Little has been heard from others among a group of more than 30 former workers at the Jasic Technology factory in neighboring Guangdong province and the JWSG campaigners.

At least 44 labor activists, students, and recent graduates of China's top universities have been "disappeared" or criminally detained since the nationwide crackdown on the Jasic labor movement, which started in July 2018 and continued with further waves of arrests and detentions in August, September, November, and January.

Among the "disappeared" were Sun Yat-sen University graduate and Jasic movement spokeswoman Shen Mengyu and Peking University #MeToo campaigner Yue Xin.

Former Red Reference editor Shang Kai -- who was supporting the Jasic campaign -- was released on "bail" under conditions preventing him from appearing in public, RFA has learned.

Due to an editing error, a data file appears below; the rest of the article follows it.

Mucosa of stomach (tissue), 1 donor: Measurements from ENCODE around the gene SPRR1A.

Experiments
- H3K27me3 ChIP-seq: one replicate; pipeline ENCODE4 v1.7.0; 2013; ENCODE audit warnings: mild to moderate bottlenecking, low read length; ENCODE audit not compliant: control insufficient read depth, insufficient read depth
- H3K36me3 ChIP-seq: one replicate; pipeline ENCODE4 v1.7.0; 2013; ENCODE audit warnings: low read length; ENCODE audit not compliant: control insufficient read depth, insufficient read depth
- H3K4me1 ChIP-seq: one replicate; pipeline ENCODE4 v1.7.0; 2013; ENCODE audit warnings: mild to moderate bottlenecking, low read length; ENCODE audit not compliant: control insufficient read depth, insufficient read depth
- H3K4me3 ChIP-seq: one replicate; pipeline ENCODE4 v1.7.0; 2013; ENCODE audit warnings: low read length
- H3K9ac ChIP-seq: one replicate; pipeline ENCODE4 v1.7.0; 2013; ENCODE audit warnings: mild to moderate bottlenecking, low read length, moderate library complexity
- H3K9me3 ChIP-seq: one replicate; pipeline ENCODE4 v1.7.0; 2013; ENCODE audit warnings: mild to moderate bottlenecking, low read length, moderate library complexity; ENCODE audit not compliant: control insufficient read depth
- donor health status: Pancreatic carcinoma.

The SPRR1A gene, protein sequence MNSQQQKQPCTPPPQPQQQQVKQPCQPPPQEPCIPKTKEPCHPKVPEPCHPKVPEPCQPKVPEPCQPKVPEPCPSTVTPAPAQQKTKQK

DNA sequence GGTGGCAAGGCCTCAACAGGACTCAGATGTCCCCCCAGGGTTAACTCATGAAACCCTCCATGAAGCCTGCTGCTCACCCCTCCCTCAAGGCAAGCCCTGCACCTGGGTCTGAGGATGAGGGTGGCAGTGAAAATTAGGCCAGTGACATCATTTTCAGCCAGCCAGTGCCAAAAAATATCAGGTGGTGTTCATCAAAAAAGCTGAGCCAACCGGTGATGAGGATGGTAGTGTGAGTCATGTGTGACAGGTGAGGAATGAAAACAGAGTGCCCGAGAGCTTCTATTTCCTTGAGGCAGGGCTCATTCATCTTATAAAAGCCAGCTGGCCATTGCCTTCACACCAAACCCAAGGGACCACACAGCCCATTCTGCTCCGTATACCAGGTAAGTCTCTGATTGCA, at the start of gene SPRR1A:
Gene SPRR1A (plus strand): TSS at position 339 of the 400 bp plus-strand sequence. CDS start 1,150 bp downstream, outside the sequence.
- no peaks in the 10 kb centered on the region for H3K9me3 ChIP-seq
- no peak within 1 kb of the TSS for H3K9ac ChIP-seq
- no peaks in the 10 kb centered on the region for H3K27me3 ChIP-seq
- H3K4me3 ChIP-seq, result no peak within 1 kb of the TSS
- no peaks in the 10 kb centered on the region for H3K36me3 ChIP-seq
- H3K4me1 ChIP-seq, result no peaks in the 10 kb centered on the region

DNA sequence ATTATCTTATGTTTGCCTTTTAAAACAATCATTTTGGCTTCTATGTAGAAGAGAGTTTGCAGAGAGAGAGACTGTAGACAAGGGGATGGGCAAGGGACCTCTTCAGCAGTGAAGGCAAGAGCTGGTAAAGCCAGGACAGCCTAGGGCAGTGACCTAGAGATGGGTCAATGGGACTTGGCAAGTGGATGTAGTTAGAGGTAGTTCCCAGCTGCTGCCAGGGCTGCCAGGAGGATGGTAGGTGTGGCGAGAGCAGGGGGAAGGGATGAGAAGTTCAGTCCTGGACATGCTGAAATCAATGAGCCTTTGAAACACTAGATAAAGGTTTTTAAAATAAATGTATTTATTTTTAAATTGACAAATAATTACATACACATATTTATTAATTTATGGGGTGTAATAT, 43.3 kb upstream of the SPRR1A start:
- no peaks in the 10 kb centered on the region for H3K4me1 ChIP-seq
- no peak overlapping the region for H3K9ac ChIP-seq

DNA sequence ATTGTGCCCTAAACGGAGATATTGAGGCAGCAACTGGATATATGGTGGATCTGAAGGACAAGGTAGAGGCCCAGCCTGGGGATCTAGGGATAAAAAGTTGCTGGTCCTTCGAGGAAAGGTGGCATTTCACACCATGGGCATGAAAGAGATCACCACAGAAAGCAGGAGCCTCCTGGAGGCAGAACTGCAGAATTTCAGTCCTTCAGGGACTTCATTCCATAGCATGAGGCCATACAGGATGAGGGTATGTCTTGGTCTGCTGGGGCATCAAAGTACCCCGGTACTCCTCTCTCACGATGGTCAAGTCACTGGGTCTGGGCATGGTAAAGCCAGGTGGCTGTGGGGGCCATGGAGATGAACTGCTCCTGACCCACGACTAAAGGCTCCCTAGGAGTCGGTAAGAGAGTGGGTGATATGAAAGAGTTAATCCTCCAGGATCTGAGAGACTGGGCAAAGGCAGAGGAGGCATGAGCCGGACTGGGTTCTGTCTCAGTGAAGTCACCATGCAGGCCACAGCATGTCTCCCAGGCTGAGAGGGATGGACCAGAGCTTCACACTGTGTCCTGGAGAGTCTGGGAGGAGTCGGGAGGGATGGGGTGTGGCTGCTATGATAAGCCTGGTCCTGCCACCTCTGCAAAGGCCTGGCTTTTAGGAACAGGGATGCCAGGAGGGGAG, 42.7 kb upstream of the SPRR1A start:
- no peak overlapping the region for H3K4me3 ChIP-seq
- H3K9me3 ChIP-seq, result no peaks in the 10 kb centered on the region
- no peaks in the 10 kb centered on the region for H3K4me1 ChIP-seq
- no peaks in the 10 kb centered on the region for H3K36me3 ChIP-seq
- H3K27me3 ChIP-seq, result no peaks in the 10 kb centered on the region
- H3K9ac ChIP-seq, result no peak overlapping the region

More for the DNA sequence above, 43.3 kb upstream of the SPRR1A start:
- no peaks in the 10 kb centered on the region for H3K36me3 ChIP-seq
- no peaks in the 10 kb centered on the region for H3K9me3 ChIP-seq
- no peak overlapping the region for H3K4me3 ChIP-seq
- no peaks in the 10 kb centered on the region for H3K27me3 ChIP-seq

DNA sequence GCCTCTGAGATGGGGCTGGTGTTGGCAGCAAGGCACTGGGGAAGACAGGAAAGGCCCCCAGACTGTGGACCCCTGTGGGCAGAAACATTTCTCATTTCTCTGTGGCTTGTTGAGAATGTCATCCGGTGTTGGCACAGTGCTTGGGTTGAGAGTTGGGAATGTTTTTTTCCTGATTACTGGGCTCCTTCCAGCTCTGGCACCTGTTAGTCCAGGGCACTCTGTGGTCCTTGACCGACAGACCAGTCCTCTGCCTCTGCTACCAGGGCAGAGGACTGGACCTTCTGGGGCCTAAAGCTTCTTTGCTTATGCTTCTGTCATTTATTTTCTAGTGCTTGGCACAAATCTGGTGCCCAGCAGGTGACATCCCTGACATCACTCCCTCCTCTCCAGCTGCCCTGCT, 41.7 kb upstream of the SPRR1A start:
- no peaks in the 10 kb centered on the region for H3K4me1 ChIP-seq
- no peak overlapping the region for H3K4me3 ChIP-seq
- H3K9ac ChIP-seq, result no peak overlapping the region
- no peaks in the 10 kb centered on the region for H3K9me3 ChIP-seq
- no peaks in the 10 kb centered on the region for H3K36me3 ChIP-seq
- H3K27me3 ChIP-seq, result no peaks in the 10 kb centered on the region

An officer who answered the phone at the Shenzhen municipal police department, which led the operation targeting the activists, declined to comment when contacted by RFA on Wednesday.

"I don't know anything about this; you need to write to us, and I will find out," the official said.

Call to farmers, workers

According to a Maoist who gave only the surname Chen, Wu Lijie was targeted because the website had posted an article calling on farmers and workers to put their Marxism into practice and rise up against oppression.

"The Red Flag Network did that in 2012, because they are at the bottom of the social hierarchy themselves, so they see a lot of injustice, more than most," Chen told RFA on Wednesday. "They support farmers and workers to stand up for their rights."

"They use a server based in Hong Kong, but they still get blocked every couple of days [by government censors]," he said. "By the end of the Jasic campaign, [Wu Lijie] had expressed solidarity with the [movement] and also donated money to them."

"That was why they had to take him down."

Chen said most of the university graduates who had supported the campaign were dealt with fairly leniently, being subjected to "stability maintenance" measures that typically include release on "bail," police restrictions on contact with fellow activists and the media, and surveillance.